The first few years of running a business are a super exciting. You’re pushing yourself, growing and learning, all while (hopefully!) having a lot of fun as you go. Yes, it’s a scary time but it’s also a super satisfying one. If you’re doing all the right things, you’ll be into a steady flow of getting enquiries, booking clients, then getting too many bookings so putting your prices up a little bit, getting back to a steady flow… and so on and so forth.
But then, and likely around the two or three year mark, something different starts to happen. You, as usual, put your prices up a little bit more to stem the flow (you can only take on so many clients after all and no one wants to work on loads of weddings getting paid a pittance for each one) but the result is different… zilch… nadda… nothing. Suddenly it’s not so easy to get bookings. You ramp up your marketing and you’re still getting enquiries, but after sending out your price list people aren’t immediately coming back to you with the same joyful exuberance about confirming you for their wedding. They’re either trying to haggle or you simply never hear from them again.
Goodness, what a rollercoaster The Blogcademy has been already, and today we’re about to take another upside-down corkscrew followed by a loop the loop because we’re adding even more dates to our 2013 world tour! Your headmistresses are nothing if not diligent, and when we announced the full wack of dates back in March, there were some outcries that we weren’t going down to any of the Southern US states… Well, your wish is our command and so we’ve added an Austin date in August. BRING. IT. ON.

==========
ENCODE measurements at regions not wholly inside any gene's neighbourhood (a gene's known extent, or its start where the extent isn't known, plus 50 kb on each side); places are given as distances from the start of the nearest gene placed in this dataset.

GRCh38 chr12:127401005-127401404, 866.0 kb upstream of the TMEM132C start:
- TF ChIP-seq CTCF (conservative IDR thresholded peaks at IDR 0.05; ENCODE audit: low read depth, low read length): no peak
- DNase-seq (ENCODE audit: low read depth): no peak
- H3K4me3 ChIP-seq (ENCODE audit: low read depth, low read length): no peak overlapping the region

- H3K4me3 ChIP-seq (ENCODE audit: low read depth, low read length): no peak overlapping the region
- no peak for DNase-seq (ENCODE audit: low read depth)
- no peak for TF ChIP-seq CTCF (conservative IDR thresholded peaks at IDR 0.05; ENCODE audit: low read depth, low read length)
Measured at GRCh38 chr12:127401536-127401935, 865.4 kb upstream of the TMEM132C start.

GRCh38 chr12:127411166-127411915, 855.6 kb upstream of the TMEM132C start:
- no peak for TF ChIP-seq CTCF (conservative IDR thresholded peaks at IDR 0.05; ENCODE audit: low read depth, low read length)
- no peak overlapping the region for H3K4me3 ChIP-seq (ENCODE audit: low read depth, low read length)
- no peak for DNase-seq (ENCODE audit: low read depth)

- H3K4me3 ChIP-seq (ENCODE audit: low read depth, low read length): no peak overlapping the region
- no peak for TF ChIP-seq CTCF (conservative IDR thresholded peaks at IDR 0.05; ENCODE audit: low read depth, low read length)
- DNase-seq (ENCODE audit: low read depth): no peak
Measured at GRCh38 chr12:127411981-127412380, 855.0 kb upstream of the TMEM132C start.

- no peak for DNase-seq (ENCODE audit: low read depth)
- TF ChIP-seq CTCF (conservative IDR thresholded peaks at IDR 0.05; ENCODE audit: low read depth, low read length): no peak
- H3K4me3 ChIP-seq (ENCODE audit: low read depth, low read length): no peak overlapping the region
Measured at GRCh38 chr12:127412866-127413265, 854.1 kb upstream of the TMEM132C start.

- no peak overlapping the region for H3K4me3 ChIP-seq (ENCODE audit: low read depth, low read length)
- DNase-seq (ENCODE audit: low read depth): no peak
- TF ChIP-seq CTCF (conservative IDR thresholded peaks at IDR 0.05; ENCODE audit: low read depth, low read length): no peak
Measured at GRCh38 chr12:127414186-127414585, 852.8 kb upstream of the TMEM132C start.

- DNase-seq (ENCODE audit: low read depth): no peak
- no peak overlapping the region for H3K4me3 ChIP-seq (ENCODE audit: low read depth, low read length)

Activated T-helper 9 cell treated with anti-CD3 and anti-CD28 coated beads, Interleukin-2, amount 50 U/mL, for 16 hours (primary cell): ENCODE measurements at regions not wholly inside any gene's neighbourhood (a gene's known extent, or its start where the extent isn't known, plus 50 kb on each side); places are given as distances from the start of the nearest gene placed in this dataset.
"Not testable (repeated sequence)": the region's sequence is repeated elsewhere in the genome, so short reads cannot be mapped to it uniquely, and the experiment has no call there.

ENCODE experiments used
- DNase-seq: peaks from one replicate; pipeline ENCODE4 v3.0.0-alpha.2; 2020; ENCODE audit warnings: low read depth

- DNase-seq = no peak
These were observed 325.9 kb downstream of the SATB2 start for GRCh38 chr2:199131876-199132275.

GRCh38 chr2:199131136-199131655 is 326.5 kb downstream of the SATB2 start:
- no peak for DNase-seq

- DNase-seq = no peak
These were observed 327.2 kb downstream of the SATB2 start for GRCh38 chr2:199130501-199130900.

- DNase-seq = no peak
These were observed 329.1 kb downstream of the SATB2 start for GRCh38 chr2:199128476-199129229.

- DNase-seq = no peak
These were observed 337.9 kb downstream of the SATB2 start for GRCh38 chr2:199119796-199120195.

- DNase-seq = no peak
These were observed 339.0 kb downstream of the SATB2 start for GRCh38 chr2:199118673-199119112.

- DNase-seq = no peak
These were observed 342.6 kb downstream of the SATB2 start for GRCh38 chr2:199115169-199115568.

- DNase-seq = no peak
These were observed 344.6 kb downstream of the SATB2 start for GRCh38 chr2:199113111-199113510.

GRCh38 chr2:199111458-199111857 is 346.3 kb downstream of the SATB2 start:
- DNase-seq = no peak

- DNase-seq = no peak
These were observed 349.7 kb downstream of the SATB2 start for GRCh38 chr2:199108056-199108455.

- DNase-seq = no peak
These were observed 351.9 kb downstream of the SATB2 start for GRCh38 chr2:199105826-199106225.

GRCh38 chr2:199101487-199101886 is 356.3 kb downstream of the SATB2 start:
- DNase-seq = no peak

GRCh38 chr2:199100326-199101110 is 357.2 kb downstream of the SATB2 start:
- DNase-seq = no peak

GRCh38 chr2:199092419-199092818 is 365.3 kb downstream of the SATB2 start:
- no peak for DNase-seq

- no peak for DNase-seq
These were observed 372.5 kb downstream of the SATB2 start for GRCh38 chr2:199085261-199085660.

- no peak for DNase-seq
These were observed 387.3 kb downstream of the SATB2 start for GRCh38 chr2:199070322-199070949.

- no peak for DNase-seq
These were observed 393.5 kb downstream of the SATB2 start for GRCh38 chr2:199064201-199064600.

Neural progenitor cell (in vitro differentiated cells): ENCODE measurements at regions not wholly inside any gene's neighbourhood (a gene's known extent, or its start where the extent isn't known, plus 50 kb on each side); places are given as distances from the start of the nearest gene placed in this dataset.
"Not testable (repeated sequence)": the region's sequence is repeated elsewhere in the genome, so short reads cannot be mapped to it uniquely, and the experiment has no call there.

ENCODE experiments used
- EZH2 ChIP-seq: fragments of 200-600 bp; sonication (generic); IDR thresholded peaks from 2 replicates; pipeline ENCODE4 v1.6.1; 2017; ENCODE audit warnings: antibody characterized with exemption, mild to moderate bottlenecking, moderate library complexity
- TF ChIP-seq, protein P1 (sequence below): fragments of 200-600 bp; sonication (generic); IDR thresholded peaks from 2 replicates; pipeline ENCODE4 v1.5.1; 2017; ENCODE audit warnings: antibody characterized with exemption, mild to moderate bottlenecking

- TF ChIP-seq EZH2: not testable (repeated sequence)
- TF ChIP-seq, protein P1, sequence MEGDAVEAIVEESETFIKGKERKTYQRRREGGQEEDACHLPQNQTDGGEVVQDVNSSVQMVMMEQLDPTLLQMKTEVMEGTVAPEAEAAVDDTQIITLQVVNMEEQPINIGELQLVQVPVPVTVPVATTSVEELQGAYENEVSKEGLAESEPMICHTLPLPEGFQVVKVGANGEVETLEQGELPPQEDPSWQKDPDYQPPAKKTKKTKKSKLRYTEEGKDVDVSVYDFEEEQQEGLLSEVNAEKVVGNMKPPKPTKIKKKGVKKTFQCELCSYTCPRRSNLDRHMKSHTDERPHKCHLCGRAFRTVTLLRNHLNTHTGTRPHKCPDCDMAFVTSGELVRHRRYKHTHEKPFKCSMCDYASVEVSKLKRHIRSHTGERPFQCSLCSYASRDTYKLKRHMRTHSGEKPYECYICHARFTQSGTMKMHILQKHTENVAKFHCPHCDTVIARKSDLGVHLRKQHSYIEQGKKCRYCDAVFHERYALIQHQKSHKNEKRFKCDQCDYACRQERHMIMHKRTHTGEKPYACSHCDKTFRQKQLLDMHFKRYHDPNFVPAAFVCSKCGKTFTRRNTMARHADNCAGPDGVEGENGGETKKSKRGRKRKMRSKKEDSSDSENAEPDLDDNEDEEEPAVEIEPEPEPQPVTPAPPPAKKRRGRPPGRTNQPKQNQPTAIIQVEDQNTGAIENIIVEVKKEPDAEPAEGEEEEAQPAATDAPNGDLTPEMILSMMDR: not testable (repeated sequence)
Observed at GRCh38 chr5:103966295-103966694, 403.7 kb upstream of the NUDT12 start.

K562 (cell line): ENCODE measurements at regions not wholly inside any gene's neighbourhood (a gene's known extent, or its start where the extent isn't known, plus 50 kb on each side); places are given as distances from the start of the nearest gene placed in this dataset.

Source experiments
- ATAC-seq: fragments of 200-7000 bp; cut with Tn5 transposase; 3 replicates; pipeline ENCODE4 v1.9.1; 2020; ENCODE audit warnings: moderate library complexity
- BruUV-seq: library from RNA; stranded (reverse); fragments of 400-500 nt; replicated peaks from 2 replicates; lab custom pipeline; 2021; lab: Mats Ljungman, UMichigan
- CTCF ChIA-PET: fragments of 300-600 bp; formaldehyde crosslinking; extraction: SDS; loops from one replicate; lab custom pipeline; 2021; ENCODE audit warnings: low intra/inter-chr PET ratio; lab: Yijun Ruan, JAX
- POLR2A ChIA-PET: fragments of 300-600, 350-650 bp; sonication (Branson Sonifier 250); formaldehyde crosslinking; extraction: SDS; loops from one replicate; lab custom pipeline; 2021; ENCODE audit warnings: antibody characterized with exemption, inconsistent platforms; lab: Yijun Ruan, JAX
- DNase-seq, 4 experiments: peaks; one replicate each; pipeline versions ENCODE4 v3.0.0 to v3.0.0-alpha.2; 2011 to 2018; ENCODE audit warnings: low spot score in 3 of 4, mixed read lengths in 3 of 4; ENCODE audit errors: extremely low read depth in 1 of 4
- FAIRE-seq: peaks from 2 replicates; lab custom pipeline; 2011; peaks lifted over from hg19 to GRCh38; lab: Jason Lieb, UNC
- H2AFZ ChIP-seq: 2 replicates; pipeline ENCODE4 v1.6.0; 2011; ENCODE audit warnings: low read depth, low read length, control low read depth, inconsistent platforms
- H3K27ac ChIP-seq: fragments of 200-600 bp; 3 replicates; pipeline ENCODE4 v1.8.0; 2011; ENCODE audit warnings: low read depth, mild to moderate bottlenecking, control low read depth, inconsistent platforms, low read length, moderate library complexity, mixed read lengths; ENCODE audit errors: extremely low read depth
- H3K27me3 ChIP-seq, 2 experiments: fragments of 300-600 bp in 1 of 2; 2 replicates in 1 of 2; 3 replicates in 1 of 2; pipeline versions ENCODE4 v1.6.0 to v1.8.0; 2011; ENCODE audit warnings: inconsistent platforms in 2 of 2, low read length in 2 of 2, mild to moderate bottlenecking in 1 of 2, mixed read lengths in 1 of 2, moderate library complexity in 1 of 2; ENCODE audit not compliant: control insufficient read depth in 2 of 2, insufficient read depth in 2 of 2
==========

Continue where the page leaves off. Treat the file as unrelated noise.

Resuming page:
But that’s not all. The Melbourne class sold out so damn speedily, that we’ve decided to add a second date on our way home from Australia. It means we’re pretty much going to be away from home for a whole month (!) but hey, we love ya and we know you’re gonna make it worth our while! Our poor suffering husbands will just have to hold the fort at our respective homes a little while longer I guess…
So the 2013 world tour now looks as follows, click the relevant link below if you’d like to book a space on any of these classes.
New York (limited spaces remaining!)
June 22nd & 23rd
Minneapolis (limited spaces remaining!)
June 29th & 30th
August 17th & 18th
September 7th & 8th
Curtain Road Studios
Brisbane (limited spaces remaining!)
Proudly presented by Tourism & Events Queensland!
November 2nd & 3rd
Bleeding Heart Gallery
Melbourne (SOLD OUT)
November 6th & 7th
November 9th & 10th
Melbourne (second date added!)
November 14th & 15th
Photography: You are my Fave
Yesterday Gareth & I hotfooted it to Brighton for a mini shoot with the inimitable Lisa Devlin for our magazine. Did I mention that I’m working – hard! – on the next issue right now? Oh yes, I am soooo super excited about it because I just know it’s going to be even bigger and better than the last two editions. I’m actually taking the idea in a brand new direction and I’m super duper psyched to see what you all think about it! Onwards and upwards and all that…